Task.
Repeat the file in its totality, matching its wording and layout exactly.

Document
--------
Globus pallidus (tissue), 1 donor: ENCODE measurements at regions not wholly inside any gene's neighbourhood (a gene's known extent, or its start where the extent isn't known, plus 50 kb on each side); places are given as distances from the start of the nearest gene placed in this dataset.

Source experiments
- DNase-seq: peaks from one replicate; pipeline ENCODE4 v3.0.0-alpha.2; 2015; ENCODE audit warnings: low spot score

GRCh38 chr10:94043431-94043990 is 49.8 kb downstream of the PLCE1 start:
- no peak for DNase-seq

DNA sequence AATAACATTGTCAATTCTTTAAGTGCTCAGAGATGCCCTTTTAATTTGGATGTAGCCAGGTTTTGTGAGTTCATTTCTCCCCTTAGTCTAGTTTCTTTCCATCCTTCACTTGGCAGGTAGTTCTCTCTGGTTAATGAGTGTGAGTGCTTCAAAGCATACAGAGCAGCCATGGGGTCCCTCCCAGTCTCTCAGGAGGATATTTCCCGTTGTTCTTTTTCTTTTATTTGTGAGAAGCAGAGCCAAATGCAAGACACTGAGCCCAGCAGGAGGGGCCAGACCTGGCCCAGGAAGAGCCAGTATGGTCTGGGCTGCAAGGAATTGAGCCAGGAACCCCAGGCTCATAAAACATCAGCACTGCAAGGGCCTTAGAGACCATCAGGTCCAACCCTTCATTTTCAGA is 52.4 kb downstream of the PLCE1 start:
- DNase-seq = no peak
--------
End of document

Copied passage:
Globus pallidus (tissue), 1 donor: ENCODE measurements at regions not wholly inside any gene's neighbourhood (a gene's known extent, or its start where the extent isn't known, plus 50 kb on each side); places are given as distances from the start of the nearest gene placed in this dataset.

Source experiments
- DNase-seq: peaks from one replicate; pipeline ENCODE4 v3.0.0-alpha.2; 2015; ENCODE audit warnings: low spot score

GRCh38 chr10:94043431-94043990 is 49.8 kb downstream of the PLCE1 start:
- no peak for DNase-seq

DNA sequence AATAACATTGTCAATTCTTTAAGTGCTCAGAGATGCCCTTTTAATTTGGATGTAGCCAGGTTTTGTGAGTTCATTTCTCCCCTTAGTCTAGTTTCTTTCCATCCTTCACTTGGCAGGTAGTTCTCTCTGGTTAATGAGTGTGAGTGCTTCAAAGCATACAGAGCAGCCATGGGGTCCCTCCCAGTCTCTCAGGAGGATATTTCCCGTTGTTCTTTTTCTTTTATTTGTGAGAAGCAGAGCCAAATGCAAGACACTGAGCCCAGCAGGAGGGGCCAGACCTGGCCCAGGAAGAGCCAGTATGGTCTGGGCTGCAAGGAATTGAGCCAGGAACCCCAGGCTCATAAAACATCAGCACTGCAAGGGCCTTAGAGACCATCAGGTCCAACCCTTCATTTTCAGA is 52.4 kb downstream of the PLCE1 start:
- DNase-seq = no peak